None of which I disagree with—certainly the waxing and waning of Austen and the periodic prominence of such series as Upstairs, Downstairs, The Jewel in the Crown, and Downton Abbey reflect shifts in the popular imagination—but it does seem a little overblown to me. The better considerations I have read do get around to the more important question, “why now?” as opposed to just “why?” but then the appeal of Downton Abbey seems self-evident after watching just one episode … it is extremely well written, well acted, and well produced, and makes one want to know what happens next.

Thursday, January 12, 2012

The unbearable cynicism of Mitt Romney

There once was a time during this extended carnival of the Republican race for the nomination that Mitt Romney seemed like the one sane person in the asylum, and his inability to establish a commanding lead an indictment of the current state of the Republican base. Seriously: the best thing that can be said about the successive surges of the non-Romney candidates—Bachman, Perry, Cain, Gingrich, and, most recently, Santorum—is that they all proved unsustainable, that in the end all but the most froth-at-the-mouth evangelical nativist wingnuts conceded that these people were at the very least unelectable. (I won’t speculate on how many would still be backing the likes of any of these candidates if they were conceivably electable; it’s enough relief to know the vast majority of Americans run screaming from the prospect of President Gingrich).

I’ve never liked Romney, always seeing him as basically fake, a reasonable simulacrum of what Hollywood imagines presidents to look like. But he was at least moderate and reasonable, as his record as governor of Massachusetts shows. And I can forgive a certain amount of flip-flopping in the name of campaigning, as that’s really just the nature of the beast. To be certain, I would have more respect for the man if he were to say something like “I passed liberal policies like health care in Massachusetts because Massachusetts is essentially a liberal state and I am not an autocrat.” Of course, that wouldn’t get him many votes among the party faithful, but it would earn him more respect than his relentless pandering.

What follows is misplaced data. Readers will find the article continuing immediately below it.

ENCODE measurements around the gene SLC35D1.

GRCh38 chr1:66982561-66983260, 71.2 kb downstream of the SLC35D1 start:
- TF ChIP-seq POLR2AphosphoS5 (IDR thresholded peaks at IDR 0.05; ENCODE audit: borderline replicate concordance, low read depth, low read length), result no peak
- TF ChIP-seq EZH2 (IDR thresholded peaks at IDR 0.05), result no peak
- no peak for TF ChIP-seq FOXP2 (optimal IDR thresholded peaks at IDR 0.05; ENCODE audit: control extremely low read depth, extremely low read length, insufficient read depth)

At any rate, what I said two paragraphs ago about once seeing Romney as the sane one? Not so much anymore. And it’s not so much that he’s batshit as that he is appallingly, cynically mendacious. I watched his victory speech in the New Hampshire primary and was just left open-mouthed. It basically broke down to: (1) Obama is not American; (2) Obama is waging war on the private sector; (3) Obama is attempting to reshape America along a European socialist model; (4) hence, this election is about saving America’s soul; (5) and finally, Obama is an appeaser who wants to denude American military might, something he (Romney) will reverse and return America to its proper global military hegemony.
Seriously. Watch it:

When I hear someone like Michelle Bachman say this kind of horseshit, I’m at least convinced that she believes it. But Romney? He can’t possibly be that stupid.

These days I find myself increasingly reading conservative bloggers and essayists inveighing against precisely this kind of mendacity. When David Frum becomes the voice of reason in conservative circles, the time is out of joint. One of their frequent refrains is that such patently false accusations as Obama’s antipathy to capitalism—to say nothing of birtherism or the attempts to characterize him as an “anti-colonialist Kenyan,” to borrow Gingrich’s memorable phrase—completely miss the boat when it comes to issues on which Obama is genuinely vulnerable, such as his appalling record on civil rights and executive power (which, incidentally, are issues on which certain segments of the left and right vehemently agree).